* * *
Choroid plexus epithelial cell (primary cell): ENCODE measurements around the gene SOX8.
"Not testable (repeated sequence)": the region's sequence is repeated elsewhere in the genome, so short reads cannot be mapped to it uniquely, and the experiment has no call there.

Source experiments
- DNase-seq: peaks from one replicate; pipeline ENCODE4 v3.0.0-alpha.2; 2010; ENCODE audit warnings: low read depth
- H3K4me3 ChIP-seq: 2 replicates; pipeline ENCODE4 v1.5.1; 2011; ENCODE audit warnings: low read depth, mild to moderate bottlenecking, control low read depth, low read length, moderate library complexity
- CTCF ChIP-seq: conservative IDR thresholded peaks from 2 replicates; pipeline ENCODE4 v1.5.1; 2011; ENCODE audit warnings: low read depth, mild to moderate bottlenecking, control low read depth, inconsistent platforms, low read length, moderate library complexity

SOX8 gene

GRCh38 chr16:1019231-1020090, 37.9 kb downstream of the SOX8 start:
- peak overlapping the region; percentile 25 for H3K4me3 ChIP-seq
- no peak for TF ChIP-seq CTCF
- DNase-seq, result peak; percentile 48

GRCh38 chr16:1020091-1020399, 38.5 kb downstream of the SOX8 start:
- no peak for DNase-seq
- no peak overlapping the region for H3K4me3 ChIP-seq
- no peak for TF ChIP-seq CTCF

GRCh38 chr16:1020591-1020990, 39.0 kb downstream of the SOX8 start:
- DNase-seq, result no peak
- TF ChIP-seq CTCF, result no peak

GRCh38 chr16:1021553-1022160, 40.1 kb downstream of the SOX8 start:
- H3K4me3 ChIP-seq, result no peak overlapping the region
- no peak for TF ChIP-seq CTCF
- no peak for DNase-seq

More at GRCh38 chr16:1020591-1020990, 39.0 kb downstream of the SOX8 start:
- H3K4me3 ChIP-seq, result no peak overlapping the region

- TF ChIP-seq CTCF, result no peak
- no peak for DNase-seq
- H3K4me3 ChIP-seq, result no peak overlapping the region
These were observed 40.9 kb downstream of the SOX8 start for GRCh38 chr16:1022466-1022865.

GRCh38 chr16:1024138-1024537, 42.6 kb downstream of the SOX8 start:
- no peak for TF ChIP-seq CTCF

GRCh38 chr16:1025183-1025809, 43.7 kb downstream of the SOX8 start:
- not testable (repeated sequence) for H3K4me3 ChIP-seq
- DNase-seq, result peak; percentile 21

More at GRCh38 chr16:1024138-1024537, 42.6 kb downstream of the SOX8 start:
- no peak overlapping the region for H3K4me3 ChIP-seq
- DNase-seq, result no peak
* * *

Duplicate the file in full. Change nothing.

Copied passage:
Choroid plexus epithelial cell (primary cell): ENCODE measurements around the gene SOX8.
"Not testable (repeated sequence)": the region's sequence is repeated elsewhere in the genome, so short reads cannot be mapped to it uniquely, and the experiment has no call there.

Source experiments
- DNase-seq: peaks from one replicate; pipeline ENCODE4 v3.0.0-alpha.2; 2010; ENCODE audit warnings: low read depth
- H3K4me3 ChIP-seq: 2 replicates; pipeline ENCODE4 v1.5.1; 2011; ENCODE audit warnings: low read depth, mild to moderate bottlenecking, control low read depth, low read length, moderate library complexity
- CTCF ChIP-seq: conservative IDR thresholded peaks from 2 replicates; pipeline ENCODE4 v1.5.1; 2011; ENCODE audit warnings: low read depth, mild to moderate bottlenecking, control low read depth, inconsistent platforms, low read length, moderate library complexity

SOX8 gene

GRCh38 chr16:1019231-1020090, 37.9 kb downstream of the SOX8 start:
- peak overlapping the region; percentile 25 for H3K4me3 ChIP-seq
- no peak for TF ChIP-seq CTCF
- DNase-seq, result peak; percentile 48

GRCh38 chr16:1020091-1020399, 38.5 kb downstream of the SOX8 start:
- no peak for DNase-seq
- no peak overlapping the region for H3K4me3 ChIP-seq
- no peak for TF ChIP-seq CTCF

GRCh38 chr16:1020591-1020990, 39.0 kb downstream of the SOX8 start:
- DNase-seq, result no peak
- TF ChIP-seq CTCF, result no peak

GRCh38 chr16:1021553-1022160, 40.1 kb downstream of the SOX8 start:
- H3K4me3 ChIP-seq, result no peak overlapping the region
- no peak for TF ChIP-seq CTCF
- no peak for DNase-seq

More at GRCh38 chr16:1020591-1020990, 39.0 kb downstream of the SOX8 start:
- H3K4me3 ChIP-seq, result no peak overlapping the region

- TF ChIP-seq CTCF, result no peak
- no peak for DNase-seq
- H3K4me3 ChIP-seq, result no peak overlapping the region
These were observed 40.9 kb downstream of the SOX8 start for GRCh38 chr16:1022466-1022865.

GRCh38 chr16:1024138-1024537, 42.6 kb downstream of the SOX8 start:
- no peak for TF ChIP-seq CTCF

GRCh38 chr16:1025183-1025809, 43.7 kb downstream of the SOX8 start:
- not testable (repeated sequence) for H3K4me3 ChIP-seq
- DNase-seq, result peak; percentile 21

More at GRCh38 chr16:1024138-1024537, 42.6 kb downstream of the SOX8 start:
- no peak overlapping the region for H3K4me3 ChIP-seq
- DNase-seq, result no peak